ASHEVILLE, North Carolina (WLOS) — The holidays have long been over, but festive lights are popping back up in downtown Asheville storefronts.
Betsey-Rose Weiss, owner of American Folk Art and Framing, said she read in a Facebook post that a nurse at Mission Hospital felt uplifted when she saw people’s Christmas lights still up on her way home from work.
More inspiration for Weiss came on Tuesday, when Asheville City Hall and the Harrah’s Cherokee Center were lit up in honor of COVID-19 victims.
“The church bells ringing, the lights going up — it was inspiring,” Weiss said.
So, she had the idea to continue to light up downtown Asheville — but this time, in honor of all of the essential workers whose difficult jobs have become even harder during this pandemic, from bus drivers to nurses on the frontline.
“It would be an outward sign of our thanks to not just the hospital workers, but all the people who are helping us to cope and manage to get through COVID, which has been difficult,” Weiss said.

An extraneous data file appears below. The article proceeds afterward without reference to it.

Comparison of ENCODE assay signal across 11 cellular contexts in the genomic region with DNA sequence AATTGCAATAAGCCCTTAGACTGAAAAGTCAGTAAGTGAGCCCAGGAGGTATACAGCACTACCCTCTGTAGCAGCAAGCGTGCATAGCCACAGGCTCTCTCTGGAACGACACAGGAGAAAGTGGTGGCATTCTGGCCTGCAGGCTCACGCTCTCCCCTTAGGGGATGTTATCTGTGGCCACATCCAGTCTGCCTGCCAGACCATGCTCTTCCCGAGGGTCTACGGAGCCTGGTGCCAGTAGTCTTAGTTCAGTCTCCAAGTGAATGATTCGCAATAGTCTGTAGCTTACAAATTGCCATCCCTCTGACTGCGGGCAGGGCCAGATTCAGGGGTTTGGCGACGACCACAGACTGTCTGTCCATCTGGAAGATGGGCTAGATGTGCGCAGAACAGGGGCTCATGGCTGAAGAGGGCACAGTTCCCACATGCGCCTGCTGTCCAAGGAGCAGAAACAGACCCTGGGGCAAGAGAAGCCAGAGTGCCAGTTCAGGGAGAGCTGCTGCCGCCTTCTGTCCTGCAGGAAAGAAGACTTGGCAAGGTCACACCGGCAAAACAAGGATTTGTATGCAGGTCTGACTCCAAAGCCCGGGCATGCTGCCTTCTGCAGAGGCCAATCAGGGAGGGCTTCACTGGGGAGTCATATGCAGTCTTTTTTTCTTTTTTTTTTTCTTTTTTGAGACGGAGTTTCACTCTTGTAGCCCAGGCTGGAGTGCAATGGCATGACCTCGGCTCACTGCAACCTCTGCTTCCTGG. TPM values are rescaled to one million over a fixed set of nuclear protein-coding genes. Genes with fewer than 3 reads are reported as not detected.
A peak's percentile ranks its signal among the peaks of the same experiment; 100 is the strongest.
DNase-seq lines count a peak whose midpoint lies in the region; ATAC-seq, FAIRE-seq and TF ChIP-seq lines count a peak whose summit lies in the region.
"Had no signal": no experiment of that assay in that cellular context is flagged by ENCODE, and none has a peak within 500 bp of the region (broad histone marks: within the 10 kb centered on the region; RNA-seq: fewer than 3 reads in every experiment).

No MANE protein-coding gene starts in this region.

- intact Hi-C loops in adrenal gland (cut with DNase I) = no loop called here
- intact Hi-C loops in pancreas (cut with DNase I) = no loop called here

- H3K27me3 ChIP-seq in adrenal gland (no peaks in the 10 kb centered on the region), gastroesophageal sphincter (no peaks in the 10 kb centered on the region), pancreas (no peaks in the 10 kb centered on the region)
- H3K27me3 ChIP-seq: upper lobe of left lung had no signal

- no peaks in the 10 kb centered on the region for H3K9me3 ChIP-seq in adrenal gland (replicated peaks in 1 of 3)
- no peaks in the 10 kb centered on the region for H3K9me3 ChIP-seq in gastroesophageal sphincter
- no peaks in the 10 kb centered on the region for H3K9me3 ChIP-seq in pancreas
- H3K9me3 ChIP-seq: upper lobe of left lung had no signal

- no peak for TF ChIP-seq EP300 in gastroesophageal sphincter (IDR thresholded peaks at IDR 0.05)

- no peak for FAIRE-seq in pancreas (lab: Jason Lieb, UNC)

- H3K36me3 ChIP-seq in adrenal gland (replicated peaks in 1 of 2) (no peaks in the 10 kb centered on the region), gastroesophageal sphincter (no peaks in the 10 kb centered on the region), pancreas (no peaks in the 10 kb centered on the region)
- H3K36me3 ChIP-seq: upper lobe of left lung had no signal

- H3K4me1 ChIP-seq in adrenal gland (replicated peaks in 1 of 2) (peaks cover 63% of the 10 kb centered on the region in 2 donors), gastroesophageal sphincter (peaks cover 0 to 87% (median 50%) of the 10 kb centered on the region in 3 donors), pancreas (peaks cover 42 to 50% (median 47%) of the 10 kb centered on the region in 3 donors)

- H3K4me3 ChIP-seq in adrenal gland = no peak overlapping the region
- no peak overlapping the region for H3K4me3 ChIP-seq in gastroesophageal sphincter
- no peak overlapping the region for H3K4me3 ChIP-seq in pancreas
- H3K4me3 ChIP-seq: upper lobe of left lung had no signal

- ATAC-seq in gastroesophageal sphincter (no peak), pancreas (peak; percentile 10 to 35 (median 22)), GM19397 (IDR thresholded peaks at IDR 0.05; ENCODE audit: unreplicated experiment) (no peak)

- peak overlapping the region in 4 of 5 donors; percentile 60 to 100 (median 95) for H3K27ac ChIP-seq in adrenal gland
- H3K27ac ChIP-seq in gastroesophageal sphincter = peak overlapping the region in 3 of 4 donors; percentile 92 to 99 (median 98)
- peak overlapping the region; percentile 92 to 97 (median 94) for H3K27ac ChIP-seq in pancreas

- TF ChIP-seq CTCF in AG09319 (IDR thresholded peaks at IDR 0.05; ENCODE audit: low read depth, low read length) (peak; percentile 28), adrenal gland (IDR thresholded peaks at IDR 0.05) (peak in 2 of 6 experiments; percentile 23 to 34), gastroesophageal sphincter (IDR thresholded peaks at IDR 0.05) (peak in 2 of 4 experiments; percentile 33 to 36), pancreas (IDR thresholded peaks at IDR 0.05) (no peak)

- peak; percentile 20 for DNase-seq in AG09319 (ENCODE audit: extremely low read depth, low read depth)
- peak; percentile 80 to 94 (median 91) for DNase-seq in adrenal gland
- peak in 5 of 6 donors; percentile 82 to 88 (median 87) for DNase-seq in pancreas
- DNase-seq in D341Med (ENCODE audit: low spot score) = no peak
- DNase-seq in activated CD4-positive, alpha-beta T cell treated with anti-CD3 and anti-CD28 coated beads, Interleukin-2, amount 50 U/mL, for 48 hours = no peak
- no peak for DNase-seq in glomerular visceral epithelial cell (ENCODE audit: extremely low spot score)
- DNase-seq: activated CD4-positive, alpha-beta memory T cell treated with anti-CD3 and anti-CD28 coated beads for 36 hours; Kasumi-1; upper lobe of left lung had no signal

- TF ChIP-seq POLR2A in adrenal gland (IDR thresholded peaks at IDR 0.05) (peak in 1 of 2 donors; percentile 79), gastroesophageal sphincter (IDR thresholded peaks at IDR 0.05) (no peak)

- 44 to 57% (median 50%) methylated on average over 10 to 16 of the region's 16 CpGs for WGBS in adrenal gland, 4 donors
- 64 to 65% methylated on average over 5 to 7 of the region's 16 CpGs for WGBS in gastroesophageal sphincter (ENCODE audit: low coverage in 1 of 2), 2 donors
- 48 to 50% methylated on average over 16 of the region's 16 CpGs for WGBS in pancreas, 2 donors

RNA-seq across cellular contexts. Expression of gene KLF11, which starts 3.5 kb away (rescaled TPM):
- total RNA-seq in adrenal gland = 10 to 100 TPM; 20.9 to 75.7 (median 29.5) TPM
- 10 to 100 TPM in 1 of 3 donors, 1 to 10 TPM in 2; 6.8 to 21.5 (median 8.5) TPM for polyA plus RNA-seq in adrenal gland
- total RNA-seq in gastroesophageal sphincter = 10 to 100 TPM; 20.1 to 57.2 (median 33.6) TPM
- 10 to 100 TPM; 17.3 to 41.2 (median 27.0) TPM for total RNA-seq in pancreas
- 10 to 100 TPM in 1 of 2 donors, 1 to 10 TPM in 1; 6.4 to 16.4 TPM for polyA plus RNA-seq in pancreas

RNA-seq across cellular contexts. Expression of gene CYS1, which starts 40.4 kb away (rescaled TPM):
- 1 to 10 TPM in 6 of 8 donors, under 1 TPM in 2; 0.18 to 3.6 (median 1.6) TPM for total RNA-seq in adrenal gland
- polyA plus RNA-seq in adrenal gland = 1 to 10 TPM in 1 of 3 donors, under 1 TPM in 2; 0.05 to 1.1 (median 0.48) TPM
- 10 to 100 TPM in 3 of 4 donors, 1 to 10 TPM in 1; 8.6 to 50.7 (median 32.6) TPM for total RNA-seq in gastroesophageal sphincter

She put colorful lights up in the windows of her business and offered lights to other business owners so they could do the same.
“It’s one of those easy things you can participate in if you are so moved to do so,” Weiss said.
Lexi Diyeso, owner of Hazel Twenty, gladly took Weiss up on her offer and put lights up in her windows.
“In this stage of the pandemic, we are all hoping and searching for a sense of community, and if this is a small but kind of impactful way that we can show our support to the nurses and hospitals and the frontline workers, really, I’m all about it,” Diyeso said.
The owners of Mountain Madre joined the growing movement, too.
“This is for us to support them and say ‘thank you’ for what you’re doing — on the way home, or on their way into work,” Danny Scully said. “I hope the word gets out. I would love to see every business front have lights.”
A business owner created a map of all of the businesses that have lights up in honor of frontline and essential workers. Click here to see the map, or view below.
“I think the people that are being the light, hopefully they’ll see our lights and know we’re thinking about them,” Weiss said.
Please note: This content carries a strict local market embargo. If you share the same market as the contributor of this article, you may not use it on any platform.